On June 4, 1989, the people of Mali were jubilant as the Eagles won their first sub-regional cup. It was the Cabral Cup. It was against the Sily National of Guinea-Conakry.
As children, we didn’t experience the 1972 Yaoundé African Cup of Nations. As time went by, it became clear that Mali had a homogeneous team with great players. Until proven otherwise, it remains a very good national team.
Since 1972, Mali has never played in a AFCON final. This page in the history of Malian soccer is revisited to exploit the breach opened up by the 1989 version of the Eagles’ triumph. This year, too, was up to the task, with only three professionals: Gaoussou Samaké, Abdoulaye Kaloga and Amadou Pathé dit Vieux Diallo.
The main prize at stake: the trophy!
After a goalless draw in Bamako, the Eagles of Mali eliminated Morocco on April 23, 1989 in Casablanca, and awaited the Elephants of Côte d’Ivoire for the final round of the 1990 AFCON qualifiers. In the meantime, the Amlca Cabral tournament was organized in Bamako.
Mali played in Group A alongside Senegal, Guinea-Bissau and Cape Verde. In their first two matches, they recorded two draws, while Guinea-Bissau and Senegal picked up three points each. This put the Eagles in a turbulent zone for their third outing, against Guinea-Bissau, whose lethal weapon was Armando. Without victory, Mali would be eliminated and the party would have lost its taste and solemnity. Right up to the final minute, the 20,000 spectators kept pushing the Eagles. Then came a free-kick in Mali’s favor, with the score tied at one-all. Bakary Diakité dit Bakariny, a specialist in set-pieces, took the ball and broke through the Guinea-Bissau wall, which had meanwhile been barricaded. The Malian right-back was about to shoot, when Yacouba Traoré (aka Yaba) pushed him aside and took the free-kick. The ball grazed the foot of a player on the wall and beat the keeper: Mali’s second goal and there was an explosion of joy in the stands, with fans falling over in a faint.
The Bissau-Guineans, bewildered by this blow, fought hard to equalize but to no avail! The Eagles of Mali are through to the ½ final and face Sierra Leone. Stade Malien de Bamako stopper Aboubacar Vieux Djan Traoré took advantage of a corner to head home the only goal of the match. Mali are in the final and so far, the gamble has paid off, the only thing at stake is the trophy.
25,000 spectators witnessed the day of glory
In its day, bonuses were derisory, and for this final, the country’s authorities made no promises but the commitment was obvious and reflected the motivation of the players. The presence and assistance of the Minister of Sport at the time boosted the youngsters’ spirits.
The final was played on June 4, 1989.The Eagles won by 3 goals to 0. From the kick-off, they gave the Guineans no time to develop their game, or even try to impose their rhythm. In the 6th minute, Gaoussou Samaké scored an anthological goal.It was so beautiful that it’s worth recalling the action. He inherited a ball deflected by the Guinean defence, cushioned it with his chest and unleashed a shot that would have skinned an ox. The ball bounced under keeper Fodé Laye Camara’s bar and into the net.This early goal was bound to provoke a lively reaction from the opposition. The Malians were invigorated by their audacity in knocking out a Guinean side determined to confirm their flawless record. The equaliser came in the 23rd minute when the Senegalese assistant referee pointed to an offside position. The Guineans began to protest, forgetting that the game was still going on. The Malian players took advantage and scored the 2nd goal through Amadou Pathé Vieux Diallo, from a cross by Boubacar Sanogo. Both teams returned to the dressing room on that score.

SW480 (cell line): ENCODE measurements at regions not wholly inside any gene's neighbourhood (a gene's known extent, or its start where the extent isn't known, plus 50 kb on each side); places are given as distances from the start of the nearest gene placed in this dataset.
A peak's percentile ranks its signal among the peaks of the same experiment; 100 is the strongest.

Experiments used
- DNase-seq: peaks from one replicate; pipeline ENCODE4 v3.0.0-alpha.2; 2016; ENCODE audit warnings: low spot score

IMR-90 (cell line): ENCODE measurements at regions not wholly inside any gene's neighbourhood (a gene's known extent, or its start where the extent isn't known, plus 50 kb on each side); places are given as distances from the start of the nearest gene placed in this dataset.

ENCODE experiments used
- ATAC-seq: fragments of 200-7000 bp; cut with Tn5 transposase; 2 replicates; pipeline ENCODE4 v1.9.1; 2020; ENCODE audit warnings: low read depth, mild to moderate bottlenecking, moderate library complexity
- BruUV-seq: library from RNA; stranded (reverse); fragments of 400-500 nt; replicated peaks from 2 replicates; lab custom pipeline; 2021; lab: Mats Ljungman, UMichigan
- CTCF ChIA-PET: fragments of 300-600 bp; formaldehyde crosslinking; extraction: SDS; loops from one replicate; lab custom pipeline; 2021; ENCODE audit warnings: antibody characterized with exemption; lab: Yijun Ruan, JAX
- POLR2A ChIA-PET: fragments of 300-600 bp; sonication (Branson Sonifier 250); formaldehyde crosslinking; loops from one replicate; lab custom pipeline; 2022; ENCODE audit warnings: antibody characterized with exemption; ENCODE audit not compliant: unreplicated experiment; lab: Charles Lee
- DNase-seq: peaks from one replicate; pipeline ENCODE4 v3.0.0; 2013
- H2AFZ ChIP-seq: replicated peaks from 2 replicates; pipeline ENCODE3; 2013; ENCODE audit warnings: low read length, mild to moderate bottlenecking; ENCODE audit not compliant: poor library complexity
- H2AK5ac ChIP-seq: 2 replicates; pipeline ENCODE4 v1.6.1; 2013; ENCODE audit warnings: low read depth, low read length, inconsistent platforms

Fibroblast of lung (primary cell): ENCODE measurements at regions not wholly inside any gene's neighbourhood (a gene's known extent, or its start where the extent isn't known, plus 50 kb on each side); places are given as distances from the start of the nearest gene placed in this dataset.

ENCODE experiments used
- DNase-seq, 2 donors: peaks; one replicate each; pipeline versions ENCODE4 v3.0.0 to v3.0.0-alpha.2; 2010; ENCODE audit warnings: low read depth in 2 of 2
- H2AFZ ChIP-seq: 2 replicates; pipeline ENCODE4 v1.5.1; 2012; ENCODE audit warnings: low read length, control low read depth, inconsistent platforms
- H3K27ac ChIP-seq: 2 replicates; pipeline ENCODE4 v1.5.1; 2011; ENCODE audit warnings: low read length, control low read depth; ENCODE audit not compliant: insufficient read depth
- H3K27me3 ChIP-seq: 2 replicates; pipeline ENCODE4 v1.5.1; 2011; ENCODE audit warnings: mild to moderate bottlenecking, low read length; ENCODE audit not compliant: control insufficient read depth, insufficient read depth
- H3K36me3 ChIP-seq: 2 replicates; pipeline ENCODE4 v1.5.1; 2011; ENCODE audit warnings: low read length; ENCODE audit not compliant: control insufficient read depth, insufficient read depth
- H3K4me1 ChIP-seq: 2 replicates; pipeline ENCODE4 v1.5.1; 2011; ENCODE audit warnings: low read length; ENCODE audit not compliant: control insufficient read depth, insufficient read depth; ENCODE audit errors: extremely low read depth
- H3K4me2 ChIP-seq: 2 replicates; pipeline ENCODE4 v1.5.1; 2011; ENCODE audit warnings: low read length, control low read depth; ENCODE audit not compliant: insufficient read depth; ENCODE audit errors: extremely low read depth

The Guineans, caught off guard and drenched in water, were unable to recover from their nightmare. The Eagles of Mali, supported by over 25,000 spectators, shattered their opponents’ hopes with a 3rd goal in the 71st minute from Boubacar Sanogo.Stadiste’s leading striker at the time was set up by Amadou Pathé Vieux Diallo and he had no trouble finding a way past goalkeeper Fodé Laye Camara. That was the end of the myth, in the form of rumours, that Père Bouvier had cursed Malian soccer.And it’s obvious that Mali will never win a trophy, because Père Blanc was dispossessed of his land by the Malian state (the current Stade Mamadou Konaté, which bore his name).
A plot of land and 15,000 euros as rewards
Mali’s political authorities offered each player a plot of land to live on, and a modest sum (according to President Moussa Traoré) of 10,000,000 CFA francs (15,000 euros) to the team. It’s practically the biggest reward since the African Games in Brazza (1965) and the AFCON in Yaoundé (1972). But alas!Different times!Other realities!
Today, the living conditions and treatment of the various national teams have evolved. The valiant Eagles of Mali were not fortunate enough to qualify for the AFCON in Algiers (1990). They were eliminated by the Elephants of Côte d’Ivoire. On April 28, 1991, Cameroon blocked their path to the 1992 AFCON in Senegal.
History will forever remember that this team was tightly knit and managed by a modest but competent technical staff. After the events of 1991, national coach Kidian Diallo and his staff resigned. At the time, Malians were looking for change at all levels, as a logical consequence of the events of March 26, 1991.